How to Teach Your Kids to Help You Declutter
The Endless Battle
The battle between a clean home and the child's desire to have fun has been going on for ages. So, what can you do to keep your house clean when you have efficient mess makers running amuck? Those wild little tornadoes (that seem to be able to undo your hard work in a fraction of the time it took you to get it all put back together) are experts at pressing your cleaning nerve.
Need help? Look no further. Help is here! With these fabulous tips and tricks you'll not only have a cleaner house, you'll have helpers to keep it that way!
Step 1: Get Organized!
When a child knows where things go they are more likely to put it back! The easiest way to do this is by separating your toys into sections. Keep your child's toys on shelves or in bins to help with this. You could just shove everything in a big toy-box or stuff it all under the bed, but that wouldn't help keep your child's toys in good working order or prevent them from being lost or broken.
Label your shelves and/or totes clearly with what belongs in (or on) them. You can clip pictures from magazines, print some off the computer, or draw your own. As long as your child can identify what the picture it and it matches. For an educational bonus, print or type the words to go under the picture. This will help with word recognition.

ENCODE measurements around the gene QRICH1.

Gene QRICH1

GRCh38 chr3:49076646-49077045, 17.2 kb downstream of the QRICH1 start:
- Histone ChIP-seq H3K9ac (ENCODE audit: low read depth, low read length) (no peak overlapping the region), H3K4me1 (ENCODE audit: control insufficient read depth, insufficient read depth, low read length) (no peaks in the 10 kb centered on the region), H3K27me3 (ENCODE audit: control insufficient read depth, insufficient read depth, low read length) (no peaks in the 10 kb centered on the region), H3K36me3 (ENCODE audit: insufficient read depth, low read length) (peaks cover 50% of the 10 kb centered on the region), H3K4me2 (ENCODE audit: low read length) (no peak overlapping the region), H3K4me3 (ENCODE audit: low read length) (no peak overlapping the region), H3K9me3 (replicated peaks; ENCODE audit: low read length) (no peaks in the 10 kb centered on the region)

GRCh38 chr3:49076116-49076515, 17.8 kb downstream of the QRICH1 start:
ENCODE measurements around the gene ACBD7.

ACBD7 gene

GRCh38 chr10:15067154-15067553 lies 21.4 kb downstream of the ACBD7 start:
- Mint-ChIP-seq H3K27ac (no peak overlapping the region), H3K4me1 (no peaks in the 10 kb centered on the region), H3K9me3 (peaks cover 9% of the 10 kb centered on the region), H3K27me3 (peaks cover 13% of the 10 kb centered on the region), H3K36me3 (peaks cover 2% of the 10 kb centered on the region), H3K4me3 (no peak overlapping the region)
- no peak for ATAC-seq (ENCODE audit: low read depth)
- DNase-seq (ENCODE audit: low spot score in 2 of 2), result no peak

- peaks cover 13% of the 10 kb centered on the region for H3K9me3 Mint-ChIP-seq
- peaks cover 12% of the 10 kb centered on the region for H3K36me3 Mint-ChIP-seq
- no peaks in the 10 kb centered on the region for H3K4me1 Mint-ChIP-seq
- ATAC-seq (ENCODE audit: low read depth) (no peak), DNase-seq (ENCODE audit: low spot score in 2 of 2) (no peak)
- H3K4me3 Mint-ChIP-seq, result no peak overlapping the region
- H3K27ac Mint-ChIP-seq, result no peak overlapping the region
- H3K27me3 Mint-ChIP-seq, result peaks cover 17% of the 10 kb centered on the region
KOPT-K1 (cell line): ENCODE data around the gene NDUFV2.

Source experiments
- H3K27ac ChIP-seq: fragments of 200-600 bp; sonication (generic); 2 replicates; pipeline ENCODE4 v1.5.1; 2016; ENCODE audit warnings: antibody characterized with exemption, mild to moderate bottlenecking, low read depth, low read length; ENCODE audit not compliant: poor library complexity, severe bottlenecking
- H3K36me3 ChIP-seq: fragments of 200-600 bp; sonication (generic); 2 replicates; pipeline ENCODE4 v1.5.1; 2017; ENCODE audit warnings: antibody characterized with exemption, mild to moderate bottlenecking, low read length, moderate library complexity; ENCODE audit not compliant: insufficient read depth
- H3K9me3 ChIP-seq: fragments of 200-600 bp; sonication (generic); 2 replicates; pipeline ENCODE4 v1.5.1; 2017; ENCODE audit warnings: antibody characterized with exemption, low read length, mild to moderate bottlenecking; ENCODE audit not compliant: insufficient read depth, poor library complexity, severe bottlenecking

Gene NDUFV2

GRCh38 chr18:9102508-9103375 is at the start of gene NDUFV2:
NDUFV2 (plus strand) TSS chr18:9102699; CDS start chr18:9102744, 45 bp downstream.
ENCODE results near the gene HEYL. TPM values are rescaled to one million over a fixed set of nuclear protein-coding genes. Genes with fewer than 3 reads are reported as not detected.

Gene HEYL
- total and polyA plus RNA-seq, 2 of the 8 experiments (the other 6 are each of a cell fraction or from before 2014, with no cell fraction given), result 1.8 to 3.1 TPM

Examples of shelf or bin labels
By placing a photo of the toy type for each bin, your child can look and identify where it goes. There is no overwhelming confusion. Your child will know exactly where the toy goes when it is done being played with.
Step 2: Rules to Play by
One of the best rules that parents can learn from school, preschool, or daycare environments is the "one toy at a time" rule. Clear and simple: You play with one toy at a time, put it away before you take out a new one.
This is a tricky one to get started, especially if it's new to you and your child. The argument may (or should I say will) come up "But, I want to play with my dolls and my ponies" or "But I want to play with my cars and my blocks." It's perfectly acceptable to let your child play with more than one thing at a time, as long as he/she knows that before any new toys come out, those ones get put back.